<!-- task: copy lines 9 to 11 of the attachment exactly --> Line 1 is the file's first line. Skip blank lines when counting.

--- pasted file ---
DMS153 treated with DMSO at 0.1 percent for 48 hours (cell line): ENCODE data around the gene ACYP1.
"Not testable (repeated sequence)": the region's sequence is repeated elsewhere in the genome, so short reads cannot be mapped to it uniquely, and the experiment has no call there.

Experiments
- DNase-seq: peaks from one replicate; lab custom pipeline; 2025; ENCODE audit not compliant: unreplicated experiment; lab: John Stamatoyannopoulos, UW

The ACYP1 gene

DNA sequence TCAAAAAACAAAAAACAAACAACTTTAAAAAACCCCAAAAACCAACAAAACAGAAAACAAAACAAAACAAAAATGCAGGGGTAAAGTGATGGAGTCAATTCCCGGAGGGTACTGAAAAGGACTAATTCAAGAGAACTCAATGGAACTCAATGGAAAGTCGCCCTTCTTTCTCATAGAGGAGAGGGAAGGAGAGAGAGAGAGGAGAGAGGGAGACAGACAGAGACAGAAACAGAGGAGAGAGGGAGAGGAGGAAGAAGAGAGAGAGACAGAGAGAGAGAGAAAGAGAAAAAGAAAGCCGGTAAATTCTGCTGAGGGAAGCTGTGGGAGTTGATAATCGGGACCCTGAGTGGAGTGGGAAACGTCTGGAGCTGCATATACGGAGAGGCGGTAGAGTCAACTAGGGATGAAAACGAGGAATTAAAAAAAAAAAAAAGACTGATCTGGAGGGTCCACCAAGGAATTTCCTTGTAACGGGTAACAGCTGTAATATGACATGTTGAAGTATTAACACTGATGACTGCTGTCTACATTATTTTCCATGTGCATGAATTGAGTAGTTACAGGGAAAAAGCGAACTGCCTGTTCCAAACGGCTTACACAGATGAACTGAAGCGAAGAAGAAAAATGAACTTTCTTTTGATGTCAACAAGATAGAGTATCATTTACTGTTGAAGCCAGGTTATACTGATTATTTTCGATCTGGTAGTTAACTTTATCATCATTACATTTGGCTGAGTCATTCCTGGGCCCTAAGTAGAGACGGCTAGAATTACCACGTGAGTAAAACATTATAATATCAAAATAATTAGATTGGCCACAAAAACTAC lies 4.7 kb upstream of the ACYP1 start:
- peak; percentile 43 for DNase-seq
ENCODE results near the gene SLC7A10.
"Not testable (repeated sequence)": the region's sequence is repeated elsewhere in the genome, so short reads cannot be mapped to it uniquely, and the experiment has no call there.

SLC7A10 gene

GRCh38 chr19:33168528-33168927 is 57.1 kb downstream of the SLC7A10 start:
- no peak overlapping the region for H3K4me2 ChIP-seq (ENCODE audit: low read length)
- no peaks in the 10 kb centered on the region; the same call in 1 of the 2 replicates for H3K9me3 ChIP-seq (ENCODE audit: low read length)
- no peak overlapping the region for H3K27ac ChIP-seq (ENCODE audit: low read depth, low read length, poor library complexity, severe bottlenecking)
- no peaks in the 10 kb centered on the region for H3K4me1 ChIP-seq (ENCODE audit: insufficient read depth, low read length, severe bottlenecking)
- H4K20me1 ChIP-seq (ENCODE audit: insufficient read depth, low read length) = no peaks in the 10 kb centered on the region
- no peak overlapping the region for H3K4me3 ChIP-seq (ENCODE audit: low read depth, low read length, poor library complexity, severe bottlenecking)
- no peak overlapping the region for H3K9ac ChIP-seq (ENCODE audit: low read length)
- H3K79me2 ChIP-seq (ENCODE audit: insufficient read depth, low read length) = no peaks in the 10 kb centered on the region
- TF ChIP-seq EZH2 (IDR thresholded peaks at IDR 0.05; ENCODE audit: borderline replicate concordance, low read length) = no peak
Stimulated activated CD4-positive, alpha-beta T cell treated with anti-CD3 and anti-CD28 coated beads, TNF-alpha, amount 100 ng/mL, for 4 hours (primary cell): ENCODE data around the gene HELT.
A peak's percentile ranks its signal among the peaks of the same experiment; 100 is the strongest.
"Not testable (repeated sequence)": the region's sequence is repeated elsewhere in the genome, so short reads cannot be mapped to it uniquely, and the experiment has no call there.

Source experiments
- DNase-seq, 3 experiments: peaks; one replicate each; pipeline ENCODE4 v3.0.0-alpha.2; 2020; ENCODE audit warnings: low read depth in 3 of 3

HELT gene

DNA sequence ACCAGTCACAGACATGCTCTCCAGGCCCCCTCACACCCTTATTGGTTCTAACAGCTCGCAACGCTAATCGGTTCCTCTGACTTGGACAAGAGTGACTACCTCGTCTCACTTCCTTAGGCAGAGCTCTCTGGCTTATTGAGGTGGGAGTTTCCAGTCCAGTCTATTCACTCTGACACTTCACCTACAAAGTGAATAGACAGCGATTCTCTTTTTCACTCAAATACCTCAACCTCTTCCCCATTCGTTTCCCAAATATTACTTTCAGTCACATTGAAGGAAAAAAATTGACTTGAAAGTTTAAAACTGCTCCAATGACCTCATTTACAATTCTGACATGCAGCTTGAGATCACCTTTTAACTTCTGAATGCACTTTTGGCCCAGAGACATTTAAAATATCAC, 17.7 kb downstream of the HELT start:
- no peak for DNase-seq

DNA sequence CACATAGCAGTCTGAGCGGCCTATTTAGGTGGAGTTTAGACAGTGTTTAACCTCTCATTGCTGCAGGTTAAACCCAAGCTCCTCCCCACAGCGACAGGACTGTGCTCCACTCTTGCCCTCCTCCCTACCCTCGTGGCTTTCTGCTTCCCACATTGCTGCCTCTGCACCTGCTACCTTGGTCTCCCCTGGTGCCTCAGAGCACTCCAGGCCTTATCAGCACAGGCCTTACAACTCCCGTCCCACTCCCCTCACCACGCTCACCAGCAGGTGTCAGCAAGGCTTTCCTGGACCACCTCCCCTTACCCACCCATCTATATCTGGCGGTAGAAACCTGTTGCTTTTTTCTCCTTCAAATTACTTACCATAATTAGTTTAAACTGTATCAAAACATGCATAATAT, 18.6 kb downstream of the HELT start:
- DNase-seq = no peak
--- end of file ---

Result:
"Not testable (repeated sequence)": the region's sequence is repeated elsewhere in the genome, so short reads cannot be mapped to it uniquely, and the experiment has no call there.

SLC7A10 gene

GRCh38 chr19:33168528-33168927 is 57.1 kb downstream of the SLC7A10 start: